The 250 community members of Chevoso wake up as early as 6am to fetch water because they believe this is the only time the water from Joseph Shiundu Spring is clean for consumption. It may look clean, but it's not. It is contaminated, and community members constantly suffer from water-related illnesses like typhoid, cholera, and persistent coughs.
45-year-old farmer Joseph Shiundu (seen below) shared, "This water source has been the source of our sorrows because we are always sick, and this has made us spend a lot of money in hospitals. I believe the water source has made us poor because we spend all our earnings in hospitals all the time than doing other developments."
The water has algae growing in it and is open to all types of contaminants. Access to the water source is risky because it is bushy and dirty and becomes slippery when it rains, especially for young children and the elderly who can easily slip and fall, injuring themselves.
"I fear fetching water from the spring because I've injured myself not once but several times. The stand that we use to support ourselves while fetching water is slippery because it's wooden and it has soaked water. Anytime I stand with my container, I slide, and my leg is hurt, and I fall inside the water, which is risky and dangerous," said Chantel S. (in the photo above), 8.
To collect water, people must squat down on a board on the water's edge and collect water using a scooping jug. It is a strenuous task that drains their time and energy and forces them to spend more time fetching water than doing other things.
By protecting the spring, the community members of Chevoso will be able to spend their time accomplishing other things besides collecting water so they can break out of the cycle of poverty they currently experience.
What We Can Do:
Protecting the spring will help provide access to cleaner and safer water and reduce the time people have to spend to fetch it. Construction will keep surface runoff and other contaminants out of the water. With the community's high involvement in the process, there should be a good sense of responsibility and ownership for the new clean water source.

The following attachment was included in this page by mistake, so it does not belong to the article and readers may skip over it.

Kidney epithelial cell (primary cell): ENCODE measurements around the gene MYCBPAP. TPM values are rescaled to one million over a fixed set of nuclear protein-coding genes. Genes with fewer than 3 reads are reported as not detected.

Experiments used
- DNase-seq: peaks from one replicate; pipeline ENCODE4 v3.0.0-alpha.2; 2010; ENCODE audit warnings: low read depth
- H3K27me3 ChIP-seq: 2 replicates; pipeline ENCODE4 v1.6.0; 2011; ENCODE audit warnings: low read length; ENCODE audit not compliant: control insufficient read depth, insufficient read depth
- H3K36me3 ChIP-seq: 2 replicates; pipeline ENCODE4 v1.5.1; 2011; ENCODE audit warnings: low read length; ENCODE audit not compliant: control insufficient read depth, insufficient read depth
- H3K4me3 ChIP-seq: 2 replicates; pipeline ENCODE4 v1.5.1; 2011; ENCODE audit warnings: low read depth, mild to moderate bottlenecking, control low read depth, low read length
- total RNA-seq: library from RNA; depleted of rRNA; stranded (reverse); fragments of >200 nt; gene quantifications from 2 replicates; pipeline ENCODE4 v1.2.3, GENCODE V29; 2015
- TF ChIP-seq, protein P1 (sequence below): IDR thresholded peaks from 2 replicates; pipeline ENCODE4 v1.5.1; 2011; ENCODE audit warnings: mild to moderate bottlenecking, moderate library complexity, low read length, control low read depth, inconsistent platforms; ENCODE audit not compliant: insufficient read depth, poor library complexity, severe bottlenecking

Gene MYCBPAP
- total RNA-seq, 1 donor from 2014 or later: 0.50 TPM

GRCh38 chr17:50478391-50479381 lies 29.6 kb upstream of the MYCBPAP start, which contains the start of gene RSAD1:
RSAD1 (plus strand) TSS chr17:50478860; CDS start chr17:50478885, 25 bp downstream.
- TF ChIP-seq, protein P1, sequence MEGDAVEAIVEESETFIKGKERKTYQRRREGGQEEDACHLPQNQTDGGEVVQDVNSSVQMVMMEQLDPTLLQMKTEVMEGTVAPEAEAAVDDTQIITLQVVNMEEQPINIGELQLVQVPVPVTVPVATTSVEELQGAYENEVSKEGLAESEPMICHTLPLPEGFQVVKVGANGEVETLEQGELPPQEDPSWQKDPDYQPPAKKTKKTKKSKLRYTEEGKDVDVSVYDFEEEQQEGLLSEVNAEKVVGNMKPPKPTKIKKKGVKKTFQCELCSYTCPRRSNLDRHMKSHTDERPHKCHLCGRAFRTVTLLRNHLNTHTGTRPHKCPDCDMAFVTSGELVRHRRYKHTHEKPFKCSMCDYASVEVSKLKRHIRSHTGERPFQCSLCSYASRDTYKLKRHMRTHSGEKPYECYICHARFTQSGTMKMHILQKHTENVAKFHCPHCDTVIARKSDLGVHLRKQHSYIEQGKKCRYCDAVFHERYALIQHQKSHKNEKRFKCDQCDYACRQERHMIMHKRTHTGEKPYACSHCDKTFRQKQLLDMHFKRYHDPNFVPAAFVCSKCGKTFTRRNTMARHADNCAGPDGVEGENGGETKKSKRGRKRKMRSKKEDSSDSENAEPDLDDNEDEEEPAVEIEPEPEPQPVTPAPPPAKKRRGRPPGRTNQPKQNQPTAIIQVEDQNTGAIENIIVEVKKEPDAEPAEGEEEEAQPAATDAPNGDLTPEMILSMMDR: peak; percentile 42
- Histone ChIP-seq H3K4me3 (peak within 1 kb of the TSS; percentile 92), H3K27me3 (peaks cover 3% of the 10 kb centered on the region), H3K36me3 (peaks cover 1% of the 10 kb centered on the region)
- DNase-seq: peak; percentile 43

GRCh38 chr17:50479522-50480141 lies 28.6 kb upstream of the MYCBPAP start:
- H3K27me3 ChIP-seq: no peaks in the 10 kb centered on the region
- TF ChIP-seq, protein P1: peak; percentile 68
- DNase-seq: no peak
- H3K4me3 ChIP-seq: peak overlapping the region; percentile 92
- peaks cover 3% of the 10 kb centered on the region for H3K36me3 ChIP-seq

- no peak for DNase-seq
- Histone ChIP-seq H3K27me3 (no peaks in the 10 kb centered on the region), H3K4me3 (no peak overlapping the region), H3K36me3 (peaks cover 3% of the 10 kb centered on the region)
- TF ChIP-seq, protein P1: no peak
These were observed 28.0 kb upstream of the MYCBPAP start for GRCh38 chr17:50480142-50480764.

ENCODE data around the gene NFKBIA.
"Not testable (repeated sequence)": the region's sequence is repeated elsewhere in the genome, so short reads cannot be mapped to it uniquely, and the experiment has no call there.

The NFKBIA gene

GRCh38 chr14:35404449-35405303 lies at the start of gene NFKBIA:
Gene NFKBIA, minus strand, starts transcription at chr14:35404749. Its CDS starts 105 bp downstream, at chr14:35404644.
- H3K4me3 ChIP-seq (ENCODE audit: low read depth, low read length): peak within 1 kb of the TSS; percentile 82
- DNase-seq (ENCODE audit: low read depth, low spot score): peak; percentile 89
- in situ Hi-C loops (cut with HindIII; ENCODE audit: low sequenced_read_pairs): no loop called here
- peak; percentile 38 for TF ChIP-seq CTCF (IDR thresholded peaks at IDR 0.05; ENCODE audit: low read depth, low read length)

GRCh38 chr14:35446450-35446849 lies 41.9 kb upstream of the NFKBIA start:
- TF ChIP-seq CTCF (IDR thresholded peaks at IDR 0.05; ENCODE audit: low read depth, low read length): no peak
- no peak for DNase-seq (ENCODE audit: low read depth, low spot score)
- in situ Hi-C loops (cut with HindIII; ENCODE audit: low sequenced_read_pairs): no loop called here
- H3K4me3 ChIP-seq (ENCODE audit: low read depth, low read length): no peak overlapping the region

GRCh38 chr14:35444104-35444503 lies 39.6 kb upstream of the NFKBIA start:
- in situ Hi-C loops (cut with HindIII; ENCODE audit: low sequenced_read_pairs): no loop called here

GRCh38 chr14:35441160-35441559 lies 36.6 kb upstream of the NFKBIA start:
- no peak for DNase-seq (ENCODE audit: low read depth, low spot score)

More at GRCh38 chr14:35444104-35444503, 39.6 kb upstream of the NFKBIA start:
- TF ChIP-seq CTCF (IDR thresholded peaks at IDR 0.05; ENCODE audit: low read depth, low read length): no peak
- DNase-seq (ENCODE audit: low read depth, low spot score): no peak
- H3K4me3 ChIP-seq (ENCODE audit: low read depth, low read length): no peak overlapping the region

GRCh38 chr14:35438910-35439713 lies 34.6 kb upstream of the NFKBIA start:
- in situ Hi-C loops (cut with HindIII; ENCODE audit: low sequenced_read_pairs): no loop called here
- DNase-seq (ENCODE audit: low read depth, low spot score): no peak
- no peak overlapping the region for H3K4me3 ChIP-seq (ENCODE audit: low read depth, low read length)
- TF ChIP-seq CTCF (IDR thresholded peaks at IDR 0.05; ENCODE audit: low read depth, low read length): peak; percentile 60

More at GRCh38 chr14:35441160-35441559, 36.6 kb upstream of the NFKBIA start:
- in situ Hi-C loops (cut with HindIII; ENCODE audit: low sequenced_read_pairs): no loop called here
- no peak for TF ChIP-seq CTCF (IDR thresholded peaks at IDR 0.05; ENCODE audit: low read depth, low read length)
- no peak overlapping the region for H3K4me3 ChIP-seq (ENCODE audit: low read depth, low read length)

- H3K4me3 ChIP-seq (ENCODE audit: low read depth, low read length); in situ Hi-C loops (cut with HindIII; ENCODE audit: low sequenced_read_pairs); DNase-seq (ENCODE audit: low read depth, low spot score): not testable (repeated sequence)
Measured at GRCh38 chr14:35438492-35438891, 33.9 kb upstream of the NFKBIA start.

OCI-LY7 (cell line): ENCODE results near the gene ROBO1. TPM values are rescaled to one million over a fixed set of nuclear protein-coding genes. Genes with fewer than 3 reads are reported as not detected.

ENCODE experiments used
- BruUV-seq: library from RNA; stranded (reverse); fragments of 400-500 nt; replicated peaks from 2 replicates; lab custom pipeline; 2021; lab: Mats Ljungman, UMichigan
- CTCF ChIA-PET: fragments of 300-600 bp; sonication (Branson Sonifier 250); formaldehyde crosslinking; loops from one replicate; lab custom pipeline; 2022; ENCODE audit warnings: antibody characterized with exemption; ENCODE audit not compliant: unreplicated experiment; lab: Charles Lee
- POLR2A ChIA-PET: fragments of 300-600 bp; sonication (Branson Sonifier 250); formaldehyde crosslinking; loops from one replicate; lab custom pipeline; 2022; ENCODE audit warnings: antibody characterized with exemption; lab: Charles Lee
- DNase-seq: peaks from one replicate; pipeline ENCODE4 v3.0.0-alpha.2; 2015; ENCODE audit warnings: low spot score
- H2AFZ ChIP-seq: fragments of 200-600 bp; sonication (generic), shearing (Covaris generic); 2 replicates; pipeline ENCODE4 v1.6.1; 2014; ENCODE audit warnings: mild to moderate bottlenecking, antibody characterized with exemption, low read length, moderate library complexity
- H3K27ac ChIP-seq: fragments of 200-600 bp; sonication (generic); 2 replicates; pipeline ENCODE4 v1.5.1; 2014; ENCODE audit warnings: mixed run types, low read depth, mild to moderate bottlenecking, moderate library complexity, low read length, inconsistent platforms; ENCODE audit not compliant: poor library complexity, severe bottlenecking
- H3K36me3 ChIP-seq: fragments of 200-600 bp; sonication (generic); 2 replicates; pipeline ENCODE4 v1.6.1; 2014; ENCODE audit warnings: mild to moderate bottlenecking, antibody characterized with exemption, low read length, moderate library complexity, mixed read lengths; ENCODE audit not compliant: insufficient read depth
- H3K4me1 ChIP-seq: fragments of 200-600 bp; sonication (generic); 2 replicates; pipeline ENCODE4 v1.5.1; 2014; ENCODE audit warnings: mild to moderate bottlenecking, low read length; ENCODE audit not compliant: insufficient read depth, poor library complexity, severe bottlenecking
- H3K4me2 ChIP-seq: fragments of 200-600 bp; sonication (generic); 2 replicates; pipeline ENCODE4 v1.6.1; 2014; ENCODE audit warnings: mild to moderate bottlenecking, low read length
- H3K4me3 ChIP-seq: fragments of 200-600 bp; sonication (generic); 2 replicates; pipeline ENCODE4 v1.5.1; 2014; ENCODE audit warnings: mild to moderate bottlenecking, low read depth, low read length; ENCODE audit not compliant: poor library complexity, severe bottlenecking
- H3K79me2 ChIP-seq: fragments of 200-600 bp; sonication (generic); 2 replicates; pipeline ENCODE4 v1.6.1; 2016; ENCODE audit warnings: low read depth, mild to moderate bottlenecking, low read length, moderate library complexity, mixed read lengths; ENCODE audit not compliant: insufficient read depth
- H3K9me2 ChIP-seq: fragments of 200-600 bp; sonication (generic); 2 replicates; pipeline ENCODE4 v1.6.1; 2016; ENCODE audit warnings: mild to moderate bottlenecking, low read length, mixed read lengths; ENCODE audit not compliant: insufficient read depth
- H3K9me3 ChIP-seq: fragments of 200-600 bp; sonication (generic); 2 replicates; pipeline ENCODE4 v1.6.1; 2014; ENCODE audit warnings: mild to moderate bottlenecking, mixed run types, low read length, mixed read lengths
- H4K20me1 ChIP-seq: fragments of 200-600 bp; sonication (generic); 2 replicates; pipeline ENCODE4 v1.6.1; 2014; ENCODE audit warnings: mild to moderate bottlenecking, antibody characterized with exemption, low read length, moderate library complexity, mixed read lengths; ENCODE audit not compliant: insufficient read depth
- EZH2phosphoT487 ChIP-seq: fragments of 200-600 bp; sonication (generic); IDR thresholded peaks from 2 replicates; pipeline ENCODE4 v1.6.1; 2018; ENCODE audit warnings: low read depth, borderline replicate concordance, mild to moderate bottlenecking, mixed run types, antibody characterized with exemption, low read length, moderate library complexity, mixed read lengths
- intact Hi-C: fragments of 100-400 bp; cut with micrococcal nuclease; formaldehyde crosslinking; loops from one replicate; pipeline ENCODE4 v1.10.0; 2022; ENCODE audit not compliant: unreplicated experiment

Fetching water is a task predominantly carried out by women and young girls. Protecting the spring and offering training and support will, therefore, help empower the female members of the community by freeing up more of their time and energy to engage and invest in income-generating activities and their education.
Training on Health, Hygiene, COVID-19, and More
To hold trainings during the pandemic, we work closely with both community leaders and the local government to approve small groups to attend training. We ask community leaders to invite a select yet representative group of people to attend training who will then act as ambassadors to the rest of the community to share what they learn. We also communicate our expectations of physical distancing and wearing masks for all who choose to attend.
The training will focus on improved hygiene, health, and sanitation habits in this community. We will also have a dedicated session on COVID-19 symptoms, transmission routes, and prevention best practices.
With the community's input, we will identify key leverage points where they can alter their practices at the personal, household, and community levels to affect change. This training will help to ensure participants have the knowledge they need about healthy practices and their importance to make the most of their water point as soon as water is flowing.
Our team of facilitators will use a variety of methods to train community members. Some of these methods include participatory hygiene and sanitation transformation, asset-based community development, group discussions, handouts, and demonstrations at the spring.
One of the most important issues we plan to cover is the handling, storage, and treatment of water. Having a clean water source will be extremely helpful, but it is useless if water gets contaminated by the time it is consumed. We and the community strongly believe that all of these components will work together to improve living standards here, which will help to unlock the potential for these community members to live better, healthier lives.
We will then conduct a small series of follow-up trainings before transitioning to our regularly scheduled support visits throughout the year.
Training will result in the formation of a water user committee, elected by their peers, that will oversee the operations and maintenance of the spring. The committee will enforce proper behavior around the spring and delegate tasks that will help preserve the site, such as building a fence and digging proper drainage channels. The fence will keep out destructive animals and unwanted waste, and the drainage will keep the area's mosquito population at a minimum.